Covid positivity rate rises again amid festival rushInfection rate doubles to 12 percent in the past 10 days. Experts call for testing in villages to stem spread.
On Wednesday, 50 people infected with Covid-19 were undergoing treatment at the Tribhuvan University Teaching Hospital. All of them were in serious condition. The hospital administration said all the intensive care unit beds were occupied by patients in critical conditions.
“We don’t have any intensive care unit beds for new patients,” Dr Santa Kumar Das, deputy director at the hospital, told the Post. “Although new cases have declined, patients with serious Covid-19 cases continue to occupy intensive care unit beds.”
From around 6 percent daily test positivity rate on October 10, the rate had increased to around 12 percent on Tuesday (October 19). And public health experts warned that the number of new cases and the positivity rate could increase in the coming days, as neither the authorities concerned nor the general public appear to be taking the risk of infection seriously.
The hospital has allocated 40 intensive care unit beds for Covid-19 patients.
Hundreds of thousands of people travelled during Dashain, met people and violated the Covid-19 safety protocol—wearing face masks, maintaining social distance and washing hands.
“People celebrated this Dashain forgetting Covid and its consequences,” said Dr Anup Bastola, director at Sukraraj Tropical and Infectious Disease Hospital. “Infection could make it difficult for the elderly people, and to those with compromised immunity. We have to wait one more week to find out to what extent the virus spread during the Dashain holidays.”
The Ministry of Health and Population claimed to have directed the authorities concerned to carry out antigen testing at all land crossings, set up sample collection centres in all local units and ramp up polymerase chain reaction tests during the Dashain.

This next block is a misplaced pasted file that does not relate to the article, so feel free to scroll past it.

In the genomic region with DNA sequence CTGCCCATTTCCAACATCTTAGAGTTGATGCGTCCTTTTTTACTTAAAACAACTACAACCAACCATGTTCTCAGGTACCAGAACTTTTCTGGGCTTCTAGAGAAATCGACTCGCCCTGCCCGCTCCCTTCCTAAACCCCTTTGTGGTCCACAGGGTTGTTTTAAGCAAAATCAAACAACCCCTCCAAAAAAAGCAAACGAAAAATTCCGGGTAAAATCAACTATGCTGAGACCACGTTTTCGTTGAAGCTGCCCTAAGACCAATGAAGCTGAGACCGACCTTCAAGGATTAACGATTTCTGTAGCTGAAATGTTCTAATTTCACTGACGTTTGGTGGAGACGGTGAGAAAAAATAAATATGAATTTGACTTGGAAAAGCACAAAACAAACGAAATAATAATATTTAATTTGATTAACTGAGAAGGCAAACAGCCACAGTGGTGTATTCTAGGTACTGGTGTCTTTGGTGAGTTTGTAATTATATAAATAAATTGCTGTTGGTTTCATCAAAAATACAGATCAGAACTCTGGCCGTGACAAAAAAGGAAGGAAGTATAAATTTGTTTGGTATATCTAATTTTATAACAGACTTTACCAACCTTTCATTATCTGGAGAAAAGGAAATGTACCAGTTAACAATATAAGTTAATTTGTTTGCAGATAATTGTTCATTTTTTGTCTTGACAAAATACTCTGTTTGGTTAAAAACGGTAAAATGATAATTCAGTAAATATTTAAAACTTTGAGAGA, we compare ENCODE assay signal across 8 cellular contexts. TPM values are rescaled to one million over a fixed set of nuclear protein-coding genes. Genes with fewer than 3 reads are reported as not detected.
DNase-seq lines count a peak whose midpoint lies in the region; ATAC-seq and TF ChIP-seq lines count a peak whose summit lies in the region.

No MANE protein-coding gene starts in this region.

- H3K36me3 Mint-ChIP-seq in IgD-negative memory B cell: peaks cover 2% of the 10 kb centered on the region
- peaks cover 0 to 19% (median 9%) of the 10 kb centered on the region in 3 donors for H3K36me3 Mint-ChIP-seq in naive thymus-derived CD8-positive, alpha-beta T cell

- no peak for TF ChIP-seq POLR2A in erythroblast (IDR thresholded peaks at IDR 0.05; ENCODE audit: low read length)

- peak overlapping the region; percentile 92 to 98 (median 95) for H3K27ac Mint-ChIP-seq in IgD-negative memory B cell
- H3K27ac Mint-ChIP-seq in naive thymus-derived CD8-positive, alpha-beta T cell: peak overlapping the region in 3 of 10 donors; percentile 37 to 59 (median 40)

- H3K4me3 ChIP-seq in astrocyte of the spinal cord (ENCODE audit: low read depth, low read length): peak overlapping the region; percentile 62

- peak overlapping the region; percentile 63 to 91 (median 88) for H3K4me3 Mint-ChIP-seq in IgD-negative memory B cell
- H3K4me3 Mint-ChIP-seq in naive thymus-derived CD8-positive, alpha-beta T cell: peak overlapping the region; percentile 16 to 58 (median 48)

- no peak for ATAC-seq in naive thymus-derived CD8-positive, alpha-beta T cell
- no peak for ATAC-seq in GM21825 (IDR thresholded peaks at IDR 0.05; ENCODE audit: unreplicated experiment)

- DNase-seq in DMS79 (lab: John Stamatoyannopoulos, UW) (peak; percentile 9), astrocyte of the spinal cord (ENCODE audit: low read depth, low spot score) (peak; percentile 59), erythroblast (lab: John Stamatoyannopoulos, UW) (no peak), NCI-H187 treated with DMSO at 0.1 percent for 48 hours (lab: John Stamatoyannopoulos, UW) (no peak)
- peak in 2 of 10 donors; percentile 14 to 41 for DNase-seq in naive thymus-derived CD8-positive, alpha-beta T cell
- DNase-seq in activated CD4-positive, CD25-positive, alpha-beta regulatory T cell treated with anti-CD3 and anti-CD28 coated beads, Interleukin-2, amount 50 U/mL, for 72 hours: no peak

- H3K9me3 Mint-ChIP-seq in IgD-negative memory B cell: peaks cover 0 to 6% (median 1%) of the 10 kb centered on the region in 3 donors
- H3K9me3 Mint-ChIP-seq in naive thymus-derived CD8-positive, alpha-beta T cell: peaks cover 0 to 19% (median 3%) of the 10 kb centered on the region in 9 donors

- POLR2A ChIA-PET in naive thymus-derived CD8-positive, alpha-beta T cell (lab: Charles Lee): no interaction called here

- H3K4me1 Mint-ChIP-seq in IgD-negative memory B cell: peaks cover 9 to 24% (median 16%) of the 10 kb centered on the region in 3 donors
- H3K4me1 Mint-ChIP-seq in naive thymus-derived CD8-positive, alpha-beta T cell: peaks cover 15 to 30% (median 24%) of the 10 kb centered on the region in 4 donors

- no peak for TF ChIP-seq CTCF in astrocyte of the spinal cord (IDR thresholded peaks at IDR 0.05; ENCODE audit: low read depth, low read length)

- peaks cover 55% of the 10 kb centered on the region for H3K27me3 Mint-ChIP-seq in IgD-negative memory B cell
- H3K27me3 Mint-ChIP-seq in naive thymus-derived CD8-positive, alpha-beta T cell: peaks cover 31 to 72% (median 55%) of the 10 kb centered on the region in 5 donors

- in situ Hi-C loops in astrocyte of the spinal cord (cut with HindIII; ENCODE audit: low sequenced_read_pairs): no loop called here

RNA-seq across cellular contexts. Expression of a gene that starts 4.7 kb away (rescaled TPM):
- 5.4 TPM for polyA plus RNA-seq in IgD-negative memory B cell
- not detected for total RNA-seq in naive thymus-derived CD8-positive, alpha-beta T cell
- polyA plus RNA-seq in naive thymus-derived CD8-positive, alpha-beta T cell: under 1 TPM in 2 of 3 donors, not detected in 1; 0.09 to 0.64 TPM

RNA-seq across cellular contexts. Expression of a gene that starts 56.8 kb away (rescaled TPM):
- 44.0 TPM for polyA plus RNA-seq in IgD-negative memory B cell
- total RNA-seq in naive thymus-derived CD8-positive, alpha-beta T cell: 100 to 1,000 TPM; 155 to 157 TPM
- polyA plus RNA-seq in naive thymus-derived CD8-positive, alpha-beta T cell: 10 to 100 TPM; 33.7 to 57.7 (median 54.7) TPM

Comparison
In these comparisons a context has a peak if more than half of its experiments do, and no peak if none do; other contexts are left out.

However, the polymerase chain reaction test numbers had declined to 1,446 on October 16.
“New cases will increase in the coming days, as people from the cities have reached the villages and public health measures have been violated,” said Dr Anup Subedee, an infectious disease expert. “We can expect a small hump as new cases rise in coming days.”
Remote villages lack health facilities, laboratories for testing and trained health workers. Moreover, compared to major cities, Covid-19 vaccine coverage rate is too low in villages.
“People from far-flung villages neither undergo testing nor seek treatment unless they become seriously ill,” said Subedee. “Authorities should have increased testing and ramped up the vaccination drive to prevent the looming disaster.”
Even if the test positivity rate and the number of new patients declined of late, health experts fear the coronavirus has been spreading in communities.
They are of the view that only the people getting severe from infection and those needing polymerase test reports to go abroad are seeking tests.
Officials stopped contact tracing long ago and despite claims that antigen testing would be ramped up, the test numbers have not increased.